Better connected, buzzing with new infrastructure and a population racing towards 3.1m — this is life in Brisbane in 2032.
By the time the flame is lit to open the Olympic Games, the city will be home to 530,000 more people and a large Millennial demographic, many of whom will live in four-bedroom houses with “Zoom rooms” in city fringe suburbs boasting amenity-rich lifestyles.
New data crunched by consulting firm Urbis paints a picture of a global lifestyle city where the way we live, work and play will change dramatically in a decade’s time.
An aerial of the Gabba precinct where the Cross River Rail is being built.
Quality of life should improve thanks to new stadia, improved road and public transport networks and huge investment in infrastructure.
Brisbane’s workforce will swell to just over a million employees by 2031 — an increase of nearly 14 per cent, with more jobs in real estate, mining and digital communication-based industries and about 10 per cent working from home.
The neighbourhoods in suburbs close to Olympic venues, such as Woolloongabba, Albion, Annerley, Coorparoo and Hamilton will become lifestyle hubs, packed with outdoor restaurants and green spaces, pop-up entertainment venues, co-working facilities and swanky apartments.
Brisbane won’t look like this in 10 years. Picture: NCA NewsWire/John Gass.
Getting around the city will be much easier thanks to the Cross River Rail, the Metro and a host of new green bridges and cycle paths.
The river will be embraced even further, with Victoria Park, New Farm Park and South Bank to become ‘destination parkscapes’ and riverside suburbs like Kangaroo Point and West End to benefit from new and improved amenities.
The population of Greater Brisbane is forecast to increase by 1.9 per cent each year for the next decade, but Urbis director Ashley Lane said some suburbs would see bigger increases in population than others, as further infrastructure and amenities were introduced.
Green space and the Brisbane River will be embraced more in a decade. Picture: NCA NewsWire/Josh Woning.
“More people will be able to live a high quality, well supported lifestyle in the city centre, while the established CBD fringe neighbourhoods are anticipated to experience stronger residential growth and development “ Mr Lane said.
“Good growth should be expected in suburban centres and neighbourhoods that are well serviced and accessible.”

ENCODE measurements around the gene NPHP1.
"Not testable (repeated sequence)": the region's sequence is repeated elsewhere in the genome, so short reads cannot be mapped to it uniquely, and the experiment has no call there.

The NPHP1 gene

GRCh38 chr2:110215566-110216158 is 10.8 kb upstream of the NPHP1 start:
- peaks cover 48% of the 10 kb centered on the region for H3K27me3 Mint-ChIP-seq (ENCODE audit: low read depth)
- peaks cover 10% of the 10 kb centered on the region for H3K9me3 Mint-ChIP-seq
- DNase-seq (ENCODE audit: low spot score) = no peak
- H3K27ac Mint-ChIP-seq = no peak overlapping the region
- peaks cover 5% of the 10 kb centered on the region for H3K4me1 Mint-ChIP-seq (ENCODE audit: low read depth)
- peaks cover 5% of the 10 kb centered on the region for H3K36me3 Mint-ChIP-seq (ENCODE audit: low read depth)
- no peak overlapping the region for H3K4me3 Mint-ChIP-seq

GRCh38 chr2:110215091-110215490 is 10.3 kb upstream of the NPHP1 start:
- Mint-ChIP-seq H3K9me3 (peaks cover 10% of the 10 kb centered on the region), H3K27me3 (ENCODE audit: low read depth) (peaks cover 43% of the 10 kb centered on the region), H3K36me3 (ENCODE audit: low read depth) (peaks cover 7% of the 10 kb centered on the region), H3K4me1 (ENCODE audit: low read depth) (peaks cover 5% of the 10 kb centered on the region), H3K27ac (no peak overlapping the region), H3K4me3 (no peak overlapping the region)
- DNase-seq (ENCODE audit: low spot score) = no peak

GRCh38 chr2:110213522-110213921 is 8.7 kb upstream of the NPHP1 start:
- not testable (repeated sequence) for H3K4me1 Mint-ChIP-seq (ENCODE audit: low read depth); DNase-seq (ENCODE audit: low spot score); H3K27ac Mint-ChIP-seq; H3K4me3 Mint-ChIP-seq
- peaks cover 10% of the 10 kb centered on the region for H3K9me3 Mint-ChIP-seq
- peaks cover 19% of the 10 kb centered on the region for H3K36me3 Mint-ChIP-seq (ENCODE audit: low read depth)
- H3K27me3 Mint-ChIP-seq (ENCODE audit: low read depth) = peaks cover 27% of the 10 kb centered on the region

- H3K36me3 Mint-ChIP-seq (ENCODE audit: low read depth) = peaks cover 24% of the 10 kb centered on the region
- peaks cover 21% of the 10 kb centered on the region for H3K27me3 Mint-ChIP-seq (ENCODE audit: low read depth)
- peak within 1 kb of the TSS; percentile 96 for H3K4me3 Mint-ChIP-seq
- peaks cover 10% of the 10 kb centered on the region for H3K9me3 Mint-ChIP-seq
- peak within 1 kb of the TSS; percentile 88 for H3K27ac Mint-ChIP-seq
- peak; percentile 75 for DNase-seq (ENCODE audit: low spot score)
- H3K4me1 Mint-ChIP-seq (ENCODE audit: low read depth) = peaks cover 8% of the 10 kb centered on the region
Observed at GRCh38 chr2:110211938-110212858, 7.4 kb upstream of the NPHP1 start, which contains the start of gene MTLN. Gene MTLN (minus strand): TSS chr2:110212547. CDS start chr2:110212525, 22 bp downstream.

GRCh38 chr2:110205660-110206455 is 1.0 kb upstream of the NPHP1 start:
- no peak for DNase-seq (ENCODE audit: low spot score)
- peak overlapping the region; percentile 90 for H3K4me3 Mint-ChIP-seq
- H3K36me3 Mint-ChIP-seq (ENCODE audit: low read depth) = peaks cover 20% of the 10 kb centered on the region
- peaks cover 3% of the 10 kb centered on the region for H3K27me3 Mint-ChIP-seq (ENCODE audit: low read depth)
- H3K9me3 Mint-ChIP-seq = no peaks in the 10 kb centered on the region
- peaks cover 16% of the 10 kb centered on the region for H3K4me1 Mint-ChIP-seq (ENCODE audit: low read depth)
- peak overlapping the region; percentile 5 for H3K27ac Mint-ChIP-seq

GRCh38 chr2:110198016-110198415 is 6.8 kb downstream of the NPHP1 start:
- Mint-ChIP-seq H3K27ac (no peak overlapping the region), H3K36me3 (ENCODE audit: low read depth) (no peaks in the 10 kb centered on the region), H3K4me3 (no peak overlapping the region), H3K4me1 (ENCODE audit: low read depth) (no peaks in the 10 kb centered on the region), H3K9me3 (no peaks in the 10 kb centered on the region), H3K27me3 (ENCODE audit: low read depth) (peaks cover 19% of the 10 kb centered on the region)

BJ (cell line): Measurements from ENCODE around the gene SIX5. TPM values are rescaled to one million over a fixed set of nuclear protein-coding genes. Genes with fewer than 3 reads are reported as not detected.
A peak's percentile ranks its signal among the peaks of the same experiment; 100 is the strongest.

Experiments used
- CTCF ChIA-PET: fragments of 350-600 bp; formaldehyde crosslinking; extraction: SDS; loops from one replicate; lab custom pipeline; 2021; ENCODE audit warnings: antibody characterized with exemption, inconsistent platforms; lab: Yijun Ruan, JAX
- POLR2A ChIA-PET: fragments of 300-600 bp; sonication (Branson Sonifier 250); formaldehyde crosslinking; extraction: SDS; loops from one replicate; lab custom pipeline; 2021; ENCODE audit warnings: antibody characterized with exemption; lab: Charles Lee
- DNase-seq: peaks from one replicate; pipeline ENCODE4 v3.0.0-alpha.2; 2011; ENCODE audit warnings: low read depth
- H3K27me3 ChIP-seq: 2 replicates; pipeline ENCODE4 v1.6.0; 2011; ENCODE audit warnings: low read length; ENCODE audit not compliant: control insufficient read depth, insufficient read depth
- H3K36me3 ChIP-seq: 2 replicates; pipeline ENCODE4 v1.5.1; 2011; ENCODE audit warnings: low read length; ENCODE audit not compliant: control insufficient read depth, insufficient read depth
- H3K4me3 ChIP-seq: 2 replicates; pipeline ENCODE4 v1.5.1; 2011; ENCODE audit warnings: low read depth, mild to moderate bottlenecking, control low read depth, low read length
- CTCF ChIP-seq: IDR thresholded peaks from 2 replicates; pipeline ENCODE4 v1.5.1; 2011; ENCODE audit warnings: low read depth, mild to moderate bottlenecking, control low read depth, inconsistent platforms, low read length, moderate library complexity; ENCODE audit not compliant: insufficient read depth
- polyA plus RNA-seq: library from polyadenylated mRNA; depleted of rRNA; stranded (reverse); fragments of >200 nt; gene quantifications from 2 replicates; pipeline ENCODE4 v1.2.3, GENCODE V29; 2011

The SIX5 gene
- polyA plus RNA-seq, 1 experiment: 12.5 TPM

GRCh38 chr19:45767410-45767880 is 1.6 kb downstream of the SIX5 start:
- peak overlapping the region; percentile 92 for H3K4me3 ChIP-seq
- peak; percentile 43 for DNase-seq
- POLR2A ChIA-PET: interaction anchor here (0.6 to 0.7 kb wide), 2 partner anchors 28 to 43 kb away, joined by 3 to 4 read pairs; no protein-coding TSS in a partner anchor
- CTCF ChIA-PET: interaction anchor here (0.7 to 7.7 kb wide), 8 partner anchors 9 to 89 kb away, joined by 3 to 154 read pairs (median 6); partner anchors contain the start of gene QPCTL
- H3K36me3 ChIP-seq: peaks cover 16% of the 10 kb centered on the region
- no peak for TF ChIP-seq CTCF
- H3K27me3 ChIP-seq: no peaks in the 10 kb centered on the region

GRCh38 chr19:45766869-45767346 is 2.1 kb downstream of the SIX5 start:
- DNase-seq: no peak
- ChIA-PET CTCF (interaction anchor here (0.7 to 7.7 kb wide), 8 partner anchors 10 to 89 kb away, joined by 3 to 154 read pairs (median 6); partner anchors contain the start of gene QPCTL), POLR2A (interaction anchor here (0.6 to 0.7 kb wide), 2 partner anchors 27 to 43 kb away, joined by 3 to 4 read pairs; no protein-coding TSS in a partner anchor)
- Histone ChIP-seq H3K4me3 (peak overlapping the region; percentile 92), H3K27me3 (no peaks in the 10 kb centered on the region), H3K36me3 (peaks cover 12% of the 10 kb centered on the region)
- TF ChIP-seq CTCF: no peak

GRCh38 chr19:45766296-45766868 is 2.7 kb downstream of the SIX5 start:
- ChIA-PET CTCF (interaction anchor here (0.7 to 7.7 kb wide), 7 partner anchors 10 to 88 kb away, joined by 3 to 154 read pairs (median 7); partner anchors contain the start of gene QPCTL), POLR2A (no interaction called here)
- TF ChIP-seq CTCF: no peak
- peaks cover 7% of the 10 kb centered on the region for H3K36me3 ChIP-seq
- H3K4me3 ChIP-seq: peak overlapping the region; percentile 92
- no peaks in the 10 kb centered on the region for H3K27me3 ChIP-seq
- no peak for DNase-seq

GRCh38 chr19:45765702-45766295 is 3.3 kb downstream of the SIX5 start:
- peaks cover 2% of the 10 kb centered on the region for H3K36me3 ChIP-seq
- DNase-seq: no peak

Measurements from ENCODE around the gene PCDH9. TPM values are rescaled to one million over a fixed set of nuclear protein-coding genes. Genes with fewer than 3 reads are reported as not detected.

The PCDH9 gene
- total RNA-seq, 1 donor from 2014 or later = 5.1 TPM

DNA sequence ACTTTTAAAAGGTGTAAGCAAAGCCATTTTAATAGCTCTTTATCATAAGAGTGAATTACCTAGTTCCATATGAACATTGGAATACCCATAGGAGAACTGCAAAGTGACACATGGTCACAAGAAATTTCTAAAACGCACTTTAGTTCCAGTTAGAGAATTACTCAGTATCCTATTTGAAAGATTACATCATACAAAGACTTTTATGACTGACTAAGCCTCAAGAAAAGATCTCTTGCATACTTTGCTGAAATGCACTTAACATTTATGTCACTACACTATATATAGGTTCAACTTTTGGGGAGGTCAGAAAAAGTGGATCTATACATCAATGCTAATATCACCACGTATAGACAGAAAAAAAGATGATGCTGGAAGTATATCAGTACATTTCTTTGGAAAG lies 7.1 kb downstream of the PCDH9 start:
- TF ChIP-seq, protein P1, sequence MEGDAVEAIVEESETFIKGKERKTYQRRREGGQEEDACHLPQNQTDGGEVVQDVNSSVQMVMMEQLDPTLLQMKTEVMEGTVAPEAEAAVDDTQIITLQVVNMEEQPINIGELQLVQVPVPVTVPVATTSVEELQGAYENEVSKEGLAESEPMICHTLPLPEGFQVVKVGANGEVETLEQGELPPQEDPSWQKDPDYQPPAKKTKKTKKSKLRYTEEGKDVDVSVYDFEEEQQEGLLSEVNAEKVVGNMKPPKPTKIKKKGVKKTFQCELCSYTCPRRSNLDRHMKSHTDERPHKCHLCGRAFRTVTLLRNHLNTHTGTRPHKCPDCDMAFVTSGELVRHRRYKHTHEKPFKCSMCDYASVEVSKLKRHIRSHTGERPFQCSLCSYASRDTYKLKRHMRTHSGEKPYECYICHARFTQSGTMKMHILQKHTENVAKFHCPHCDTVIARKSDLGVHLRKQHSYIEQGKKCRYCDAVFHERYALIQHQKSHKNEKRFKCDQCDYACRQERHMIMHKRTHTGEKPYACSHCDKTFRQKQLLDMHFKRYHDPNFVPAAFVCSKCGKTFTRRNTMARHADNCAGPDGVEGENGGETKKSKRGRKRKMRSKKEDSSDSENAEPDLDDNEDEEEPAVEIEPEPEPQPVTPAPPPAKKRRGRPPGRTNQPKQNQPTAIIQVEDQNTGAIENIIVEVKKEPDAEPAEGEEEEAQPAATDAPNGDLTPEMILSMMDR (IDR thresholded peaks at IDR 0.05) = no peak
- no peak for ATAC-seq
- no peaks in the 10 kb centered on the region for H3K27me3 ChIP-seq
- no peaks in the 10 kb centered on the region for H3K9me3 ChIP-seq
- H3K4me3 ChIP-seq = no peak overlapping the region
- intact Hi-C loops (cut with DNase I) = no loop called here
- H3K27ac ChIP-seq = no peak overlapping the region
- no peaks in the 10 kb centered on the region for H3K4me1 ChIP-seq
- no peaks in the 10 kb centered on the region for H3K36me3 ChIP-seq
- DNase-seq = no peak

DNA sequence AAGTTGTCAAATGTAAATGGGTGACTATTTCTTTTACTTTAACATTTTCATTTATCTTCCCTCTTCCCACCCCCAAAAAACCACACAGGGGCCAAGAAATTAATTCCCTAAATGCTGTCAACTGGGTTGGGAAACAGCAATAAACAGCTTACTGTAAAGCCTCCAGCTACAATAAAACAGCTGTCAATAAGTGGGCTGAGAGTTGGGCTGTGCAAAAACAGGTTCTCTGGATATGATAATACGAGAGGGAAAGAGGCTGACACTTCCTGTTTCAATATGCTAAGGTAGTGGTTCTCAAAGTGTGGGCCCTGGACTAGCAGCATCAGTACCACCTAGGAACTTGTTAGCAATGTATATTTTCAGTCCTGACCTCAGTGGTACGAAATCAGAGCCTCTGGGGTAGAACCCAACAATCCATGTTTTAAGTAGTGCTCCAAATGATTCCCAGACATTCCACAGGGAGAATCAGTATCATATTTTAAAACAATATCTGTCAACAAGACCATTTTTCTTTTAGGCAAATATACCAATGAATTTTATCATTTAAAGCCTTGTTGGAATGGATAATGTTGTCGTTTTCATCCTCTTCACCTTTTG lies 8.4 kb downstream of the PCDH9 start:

It is likely the city’s population will be getting younger (or at least not ageing as rapidly) with more 25 to 34-year-olds choosing to live locally or move to the city in the lead up to the Games.
An artist’s impression of how the proposed Kangaroo Point green bridge will look.
“Currently pre-Covid forecasts suggest a 16,000 increase in this resident cohort over the next decade, however this figure could potentially double given the growing education and employment opportunity that comes with an Olympic city,” Urbis director Kate Meyrick said.
Based on pre-Covid projections, the Woolloongabba area could see one of the greatest uplifts in the Generation Z and younger Millennial age group, with an expected 3 per cent rise in the number of 25 to 34-year-olds.
Simon Kuestenmacher, co-founder and research director at The Demographics Group, said Brisbane would be shaped and dominated by the Millennial generation over the next 10 years as it reached the “family formation” stage of the life cycle.
Brisbane is predicted to have more Millennials living here over the next decade. Picture: NCA NewsWire/Tertius Pickard.
“The trend of ‘the returners’ (young people who moved away and returned to Brisbane with partners or kids) will continue simply because all of these young Brisbane kids who started families in Sydney and Melbourne are now comparing house prices with those cities and Brisbane and seeing them as a bargain in comparison,” Mr Kuestenmacher said.
“Millennials are the biggest generation by far in Australia and they procrastinated having kids. So Millennials in Brisbane will want three bedrooms, maybe four, for an average of 1.7 kids and a Zoom room, with more people working from home.”
Demographers say Millennials will want to live in a four-bedroom house in a lifestyle suburb with good amenities. Picture: Richard Walker.
Hamilton, in Brisbane’s inner north, is also tipped to experience a significant long-term population increase and potential diversification of residents once the proposed Olympic Village is repurposed.